The proposed rule for the implementation of MACRA and its underlying Quality Payment Program has inspired many clinicians to voice their opinions about how excessive reporting leads to a reduction in the quality of patient care, and how the rule disadvantages small and rural practices. Two months ago, in response to this feedback, Andy Slavitt announced to senate that there was a possibility of a MACRA delay, or some restructuring of the proposed rule to reduce the burden of compliance. On Thursday, September 8, CMS announced that providers will be able to choose the level and pace at which they will comply with MACRA.
Approximately 90% of MACRA eligible clinicians are anticipated to participate in the Merit-Based Incentive Payment System (MIPS) because of the risk associated with not qualifying as an Advanced Alternative Payment Model (APM). On Thursday, CMS introduced three levels of MIPS compliance that should ease the burden for at least the first year of MACRA's Quality Payment Program.
Minimal participation in the MIPS Quality Payment Program
Financial Impact: Potential avoid the 4% penalty, no chance for incentive
This option was designed to ease providers into the process of MACRA compliance, designed with clinicians who are adopting new technology solutions in mind. Essentially, so long as a group or individual submits some Quality Payment Program data to CMS from after January 1, 2017, they will be able to avoid the 4% penalty to their 2019 claims. A full description of baseline submission requirements will be available in the final rule, scheduled for release in November 2016. Providers choosing this option should be mindful that they will be expected to participate more broadly for the 2018 and 2019 performance years if they elect this option for 2017.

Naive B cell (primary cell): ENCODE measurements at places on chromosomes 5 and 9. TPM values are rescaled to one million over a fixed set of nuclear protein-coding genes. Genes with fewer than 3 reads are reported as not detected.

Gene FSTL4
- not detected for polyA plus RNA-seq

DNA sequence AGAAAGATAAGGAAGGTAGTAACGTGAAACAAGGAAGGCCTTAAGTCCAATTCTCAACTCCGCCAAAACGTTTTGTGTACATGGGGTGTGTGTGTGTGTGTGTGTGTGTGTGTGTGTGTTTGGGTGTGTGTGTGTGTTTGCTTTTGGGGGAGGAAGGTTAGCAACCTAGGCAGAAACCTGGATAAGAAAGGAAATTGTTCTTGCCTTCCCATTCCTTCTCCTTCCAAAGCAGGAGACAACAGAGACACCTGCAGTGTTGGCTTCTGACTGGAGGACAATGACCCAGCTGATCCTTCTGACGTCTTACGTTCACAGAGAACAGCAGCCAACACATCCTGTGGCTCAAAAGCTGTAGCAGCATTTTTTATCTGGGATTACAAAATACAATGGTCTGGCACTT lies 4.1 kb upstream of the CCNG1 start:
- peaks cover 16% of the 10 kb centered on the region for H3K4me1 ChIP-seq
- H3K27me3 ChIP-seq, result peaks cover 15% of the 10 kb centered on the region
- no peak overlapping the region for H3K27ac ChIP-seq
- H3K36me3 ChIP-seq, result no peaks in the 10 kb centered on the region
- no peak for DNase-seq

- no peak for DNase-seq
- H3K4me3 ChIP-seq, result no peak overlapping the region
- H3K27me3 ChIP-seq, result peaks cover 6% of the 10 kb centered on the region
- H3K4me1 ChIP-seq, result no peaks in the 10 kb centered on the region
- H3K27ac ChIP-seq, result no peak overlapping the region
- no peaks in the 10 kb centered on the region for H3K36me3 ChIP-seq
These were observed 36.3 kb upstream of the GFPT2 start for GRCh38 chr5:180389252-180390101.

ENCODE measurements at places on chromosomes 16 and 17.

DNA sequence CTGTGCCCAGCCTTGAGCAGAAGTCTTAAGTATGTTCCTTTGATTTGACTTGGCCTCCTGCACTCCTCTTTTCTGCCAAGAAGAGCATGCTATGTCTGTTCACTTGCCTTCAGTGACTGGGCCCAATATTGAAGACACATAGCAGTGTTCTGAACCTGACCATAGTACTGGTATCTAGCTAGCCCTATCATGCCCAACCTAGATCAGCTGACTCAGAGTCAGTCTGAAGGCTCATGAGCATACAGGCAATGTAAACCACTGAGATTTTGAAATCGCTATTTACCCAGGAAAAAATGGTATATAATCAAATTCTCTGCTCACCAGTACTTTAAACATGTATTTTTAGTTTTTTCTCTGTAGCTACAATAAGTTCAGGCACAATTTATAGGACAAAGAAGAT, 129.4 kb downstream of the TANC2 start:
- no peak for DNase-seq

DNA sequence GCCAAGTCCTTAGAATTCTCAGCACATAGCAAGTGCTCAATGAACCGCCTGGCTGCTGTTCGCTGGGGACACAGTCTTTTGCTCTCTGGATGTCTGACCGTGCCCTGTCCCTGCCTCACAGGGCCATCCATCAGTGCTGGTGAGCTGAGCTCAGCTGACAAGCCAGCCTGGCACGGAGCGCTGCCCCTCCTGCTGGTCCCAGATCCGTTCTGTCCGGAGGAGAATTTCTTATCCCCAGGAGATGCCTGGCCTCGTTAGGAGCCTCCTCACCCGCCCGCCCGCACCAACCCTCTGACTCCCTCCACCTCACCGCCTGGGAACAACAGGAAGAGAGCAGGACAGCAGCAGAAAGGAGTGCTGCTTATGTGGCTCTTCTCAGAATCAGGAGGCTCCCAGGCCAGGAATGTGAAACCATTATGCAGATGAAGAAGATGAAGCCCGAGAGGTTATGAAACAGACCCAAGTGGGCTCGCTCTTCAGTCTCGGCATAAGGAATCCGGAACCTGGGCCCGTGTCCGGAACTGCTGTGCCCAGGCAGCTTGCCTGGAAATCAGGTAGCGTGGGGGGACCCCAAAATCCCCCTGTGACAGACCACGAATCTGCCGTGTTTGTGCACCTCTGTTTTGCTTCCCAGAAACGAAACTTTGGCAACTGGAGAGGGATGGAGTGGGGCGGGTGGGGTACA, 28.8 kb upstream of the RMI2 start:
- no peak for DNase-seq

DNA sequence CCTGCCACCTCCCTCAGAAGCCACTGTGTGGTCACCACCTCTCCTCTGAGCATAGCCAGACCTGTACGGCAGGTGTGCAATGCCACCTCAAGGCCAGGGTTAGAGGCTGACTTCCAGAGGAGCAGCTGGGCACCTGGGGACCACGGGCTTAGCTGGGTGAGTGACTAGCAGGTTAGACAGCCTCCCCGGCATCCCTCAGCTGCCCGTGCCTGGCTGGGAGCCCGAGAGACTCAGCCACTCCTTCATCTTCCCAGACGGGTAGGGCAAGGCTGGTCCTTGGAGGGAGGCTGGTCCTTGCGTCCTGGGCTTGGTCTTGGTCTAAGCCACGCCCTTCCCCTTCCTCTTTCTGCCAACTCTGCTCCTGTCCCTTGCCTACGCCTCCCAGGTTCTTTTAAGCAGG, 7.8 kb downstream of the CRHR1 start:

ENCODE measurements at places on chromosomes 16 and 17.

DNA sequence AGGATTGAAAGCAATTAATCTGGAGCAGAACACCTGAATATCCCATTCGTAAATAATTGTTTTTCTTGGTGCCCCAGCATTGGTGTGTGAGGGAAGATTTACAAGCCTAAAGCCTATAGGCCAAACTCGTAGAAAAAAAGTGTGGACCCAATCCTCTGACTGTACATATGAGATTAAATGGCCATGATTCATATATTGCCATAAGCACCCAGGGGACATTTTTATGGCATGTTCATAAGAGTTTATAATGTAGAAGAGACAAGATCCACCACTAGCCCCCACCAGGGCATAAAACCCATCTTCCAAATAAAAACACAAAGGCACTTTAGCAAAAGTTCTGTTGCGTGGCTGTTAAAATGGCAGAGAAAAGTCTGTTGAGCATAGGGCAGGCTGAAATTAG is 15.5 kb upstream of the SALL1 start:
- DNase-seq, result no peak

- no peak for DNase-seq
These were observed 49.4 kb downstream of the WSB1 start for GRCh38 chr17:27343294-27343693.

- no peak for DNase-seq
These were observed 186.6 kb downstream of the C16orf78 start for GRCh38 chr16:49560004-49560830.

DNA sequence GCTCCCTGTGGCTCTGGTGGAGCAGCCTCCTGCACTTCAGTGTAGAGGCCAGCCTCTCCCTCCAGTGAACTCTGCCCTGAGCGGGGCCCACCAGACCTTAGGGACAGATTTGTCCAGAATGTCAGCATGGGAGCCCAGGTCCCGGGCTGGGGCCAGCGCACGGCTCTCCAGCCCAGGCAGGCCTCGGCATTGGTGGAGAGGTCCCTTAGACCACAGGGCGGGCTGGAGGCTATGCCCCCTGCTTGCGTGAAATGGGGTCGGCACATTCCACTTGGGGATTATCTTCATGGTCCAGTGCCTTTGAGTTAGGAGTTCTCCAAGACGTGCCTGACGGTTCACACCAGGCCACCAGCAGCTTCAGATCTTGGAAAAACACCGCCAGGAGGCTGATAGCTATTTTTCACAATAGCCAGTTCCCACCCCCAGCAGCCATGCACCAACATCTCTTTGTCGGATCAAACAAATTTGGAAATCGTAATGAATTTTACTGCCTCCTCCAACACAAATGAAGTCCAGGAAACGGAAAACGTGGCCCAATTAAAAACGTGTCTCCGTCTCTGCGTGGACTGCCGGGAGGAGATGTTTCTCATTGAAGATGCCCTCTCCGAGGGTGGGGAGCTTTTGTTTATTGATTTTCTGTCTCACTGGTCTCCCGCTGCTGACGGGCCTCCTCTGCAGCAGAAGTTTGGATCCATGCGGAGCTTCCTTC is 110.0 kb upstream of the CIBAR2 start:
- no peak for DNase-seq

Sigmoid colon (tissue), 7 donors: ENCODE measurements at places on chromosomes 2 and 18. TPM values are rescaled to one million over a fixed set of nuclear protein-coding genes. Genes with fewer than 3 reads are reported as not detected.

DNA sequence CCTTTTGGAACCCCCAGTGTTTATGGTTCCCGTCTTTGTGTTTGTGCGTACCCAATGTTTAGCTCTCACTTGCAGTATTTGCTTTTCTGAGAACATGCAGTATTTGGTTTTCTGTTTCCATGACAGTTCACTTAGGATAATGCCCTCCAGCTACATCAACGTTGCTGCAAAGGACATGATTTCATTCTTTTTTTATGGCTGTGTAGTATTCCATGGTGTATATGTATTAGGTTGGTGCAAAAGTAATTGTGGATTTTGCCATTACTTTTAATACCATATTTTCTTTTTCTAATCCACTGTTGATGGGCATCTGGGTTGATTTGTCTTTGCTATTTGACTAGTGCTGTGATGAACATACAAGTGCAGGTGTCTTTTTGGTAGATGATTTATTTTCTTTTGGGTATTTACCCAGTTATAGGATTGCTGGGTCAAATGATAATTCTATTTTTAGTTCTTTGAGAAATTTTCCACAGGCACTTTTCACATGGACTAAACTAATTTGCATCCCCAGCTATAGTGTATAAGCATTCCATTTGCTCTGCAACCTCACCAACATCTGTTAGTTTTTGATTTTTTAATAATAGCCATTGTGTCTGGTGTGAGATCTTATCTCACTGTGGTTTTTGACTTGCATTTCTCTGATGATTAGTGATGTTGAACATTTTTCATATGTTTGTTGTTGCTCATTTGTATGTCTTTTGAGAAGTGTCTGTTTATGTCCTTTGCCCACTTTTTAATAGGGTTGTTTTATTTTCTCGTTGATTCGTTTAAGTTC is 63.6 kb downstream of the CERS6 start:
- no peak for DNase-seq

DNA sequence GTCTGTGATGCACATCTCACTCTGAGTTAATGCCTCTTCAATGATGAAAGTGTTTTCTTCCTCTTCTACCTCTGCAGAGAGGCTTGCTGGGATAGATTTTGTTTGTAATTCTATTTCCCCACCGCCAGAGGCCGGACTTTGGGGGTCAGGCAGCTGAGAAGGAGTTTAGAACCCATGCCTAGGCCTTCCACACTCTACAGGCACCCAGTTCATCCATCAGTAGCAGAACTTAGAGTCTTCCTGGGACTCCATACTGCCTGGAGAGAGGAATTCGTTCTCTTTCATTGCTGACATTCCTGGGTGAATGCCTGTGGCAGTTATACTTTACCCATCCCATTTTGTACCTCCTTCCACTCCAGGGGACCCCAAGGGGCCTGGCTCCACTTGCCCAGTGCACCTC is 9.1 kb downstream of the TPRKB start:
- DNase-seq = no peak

Participate fully in MIPS for a shortened reporting period
Financial impact: Potential to avoid the 4% penalty and for a partial incentive (actual incentive percentage to be defined in November as a part of the final rule).
This option is best for clinicians that are comfortable with quality reporting (previously PQRS), but unsure about their preparedness to comply for a full calendar year. It allows clinicians to report data to CMS for a period of time shorter than a full calendar year, so long as that custom reporting period begins after January 1,2017. Further information, such as the minimum length of time that will be considered an eligible reporting period, will be available with the release of the final rule.
Full MIPS Participation for the 2017 Calendar Year
Financial impact: Potential to avoid the 4% penalty and get a full incentive (up to 32%),
This option is for practices that are confident in their MIPS reporting strategy. Under this option, practices will comply with MIPS as it is written in the final rule, which should closely align with the proposed rule from April.
After the April Quality Payment Program Proposal was released, provider organizations, along with medical groups like the American Medical Association, the American Academy of Family Physicians and the Medical Group Management Association, campaigned the Department of Health and Human Services for more flexibility with MACRA implementation. These pacing options were announced to facilitate the needs expressed from this feedback. In addition to these three options for MIPS participation, the option of participating in a qualifying APM, such as the Medicare Shared Savings Program Accountable Care Organization (MSSP ACO), is still an option for Quality Payment Program participation.
 via CMS, Plans for the Quality Payment Program in 2017: Pick Your Pace
 via Modern Healthcare, CMS will give providers flexibility on MACRA requirements